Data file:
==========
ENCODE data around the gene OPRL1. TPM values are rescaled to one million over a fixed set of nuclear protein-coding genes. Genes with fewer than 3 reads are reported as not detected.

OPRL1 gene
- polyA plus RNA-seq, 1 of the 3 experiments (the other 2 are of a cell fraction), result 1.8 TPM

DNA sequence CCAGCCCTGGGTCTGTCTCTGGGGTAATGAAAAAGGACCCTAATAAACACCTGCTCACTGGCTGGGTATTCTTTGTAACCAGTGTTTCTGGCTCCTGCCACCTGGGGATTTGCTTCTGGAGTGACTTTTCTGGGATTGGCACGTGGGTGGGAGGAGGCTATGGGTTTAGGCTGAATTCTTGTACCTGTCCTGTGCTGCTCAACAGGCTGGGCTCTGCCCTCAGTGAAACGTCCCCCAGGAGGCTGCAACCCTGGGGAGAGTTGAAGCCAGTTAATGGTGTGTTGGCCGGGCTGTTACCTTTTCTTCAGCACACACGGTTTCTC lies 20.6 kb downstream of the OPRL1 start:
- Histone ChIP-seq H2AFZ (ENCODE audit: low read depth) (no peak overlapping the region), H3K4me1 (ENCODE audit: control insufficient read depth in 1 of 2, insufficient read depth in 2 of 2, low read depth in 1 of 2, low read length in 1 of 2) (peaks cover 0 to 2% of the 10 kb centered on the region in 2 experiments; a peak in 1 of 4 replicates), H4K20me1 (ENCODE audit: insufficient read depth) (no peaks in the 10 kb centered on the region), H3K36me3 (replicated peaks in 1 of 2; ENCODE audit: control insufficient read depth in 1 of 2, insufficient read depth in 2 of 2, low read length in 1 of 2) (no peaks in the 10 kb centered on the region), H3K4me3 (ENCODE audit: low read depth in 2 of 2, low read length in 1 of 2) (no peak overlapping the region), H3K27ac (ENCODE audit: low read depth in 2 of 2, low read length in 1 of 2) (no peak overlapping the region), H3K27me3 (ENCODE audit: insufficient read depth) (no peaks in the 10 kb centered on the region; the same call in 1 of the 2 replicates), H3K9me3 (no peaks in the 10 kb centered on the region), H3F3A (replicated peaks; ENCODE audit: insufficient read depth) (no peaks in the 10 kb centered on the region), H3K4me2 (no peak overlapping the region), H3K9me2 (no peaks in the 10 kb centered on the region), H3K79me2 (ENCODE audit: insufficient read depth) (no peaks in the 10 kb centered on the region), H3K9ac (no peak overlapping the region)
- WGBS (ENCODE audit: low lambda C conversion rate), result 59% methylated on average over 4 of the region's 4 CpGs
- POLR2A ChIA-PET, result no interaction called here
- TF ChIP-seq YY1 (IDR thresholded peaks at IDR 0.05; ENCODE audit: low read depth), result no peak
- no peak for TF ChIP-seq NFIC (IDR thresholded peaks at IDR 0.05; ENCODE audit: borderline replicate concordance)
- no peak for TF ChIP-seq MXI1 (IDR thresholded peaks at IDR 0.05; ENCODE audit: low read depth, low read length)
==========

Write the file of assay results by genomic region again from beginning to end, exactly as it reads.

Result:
ENCODE data around the gene OPRL1. TPM values are rescaled to one million over a fixed set of nuclear protein-coding genes. Genes with fewer than 3 reads are reported as not detected.

OPRL1 gene
- polyA plus RNA-seq, 1 of the 3 experiments (the other 2 are of a cell fraction), result 1.8 TPM

DNA sequence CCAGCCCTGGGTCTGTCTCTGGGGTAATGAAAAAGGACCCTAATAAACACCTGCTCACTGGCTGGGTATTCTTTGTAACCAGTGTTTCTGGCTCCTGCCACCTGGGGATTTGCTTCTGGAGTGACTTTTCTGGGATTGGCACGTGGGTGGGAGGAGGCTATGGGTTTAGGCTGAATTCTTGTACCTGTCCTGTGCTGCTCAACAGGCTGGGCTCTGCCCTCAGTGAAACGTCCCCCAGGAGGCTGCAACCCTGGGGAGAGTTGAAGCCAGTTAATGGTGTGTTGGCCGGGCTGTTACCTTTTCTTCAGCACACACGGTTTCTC lies 20.6 kb downstream of the OPRL1 start:
- Histone ChIP-seq H2AFZ (ENCODE audit: low read depth) (no peak overlapping the region), H3K4me1 (ENCODE audit: control insufficient read depth in 1 of 2, insufficient read depth in 2 of 2, low read depth in 1 of 2, low read length in 1 of 2) (peaks cover 0 to 2% of the 10 kb centered on the region in 2 experiments; a peak in 1 of 4 replicates), H4K20me1 (ENCODE audit: insufficient read depth) (no peaks in the 10 kb centered on the region), H3K36me3 (replicated peaks in 1 of 2; ENCODE audit: control insufficient read depth in 1 of 2, insufficient read depth in 2 of 2, low read length in 1 of 2) (no peaks in the 10 kb centered on the region), H3K4me3 (ENCODE audit: low read depth in 2 of 2, low read length in 1 of 2) (no peak overlapping the region), H3K27ac (ENCODE audit: low read depth in 2 of 2, low read length in 1 of 2) (no peak overlapping the region), H3K27me3 (ENCODE audit: insufficient read depth) (no peaks in the 10 kb centered on the region; the same call in 1 of the 2 replicates), H3K9me3 (no peaks in the 10 kb centered on the region), H3F3A (replicated peaks; ENCODE audit: insufficient read depth) (no peaks in the 10 kb centered on the region), H3K4me2 (no peak overlapping the region), H3K9me2 (no peaks in the 10 kb centered on the region), H3K79me2 (ENCODE audit: insufficient read depth) (no peaks in the 10 kb centered on the region), H3K9ac (no peak overlapping the region)
- WGBS (ENCODE audit: low lambda C conversion rate), result 59% methylated on average over 4 of the region's 4 CpGs
- POLR2A ChIA-PET, result no interaction called here
- TF ChIP-seq YY1 (IDR thresholded peaks at IDR 0.05; ENCODE audit: low read depth), result no peak
- no peak for TF ChIP-seq NFIC (IDR thresholded peaks at IDR 0.05; ENCODE audit: borderline replicate concordance)
- no peak for TF ChIP-seq MXI1 (IDR thresholded peaks at IDR 0.05; ENCODE audit: low read depth, low read length)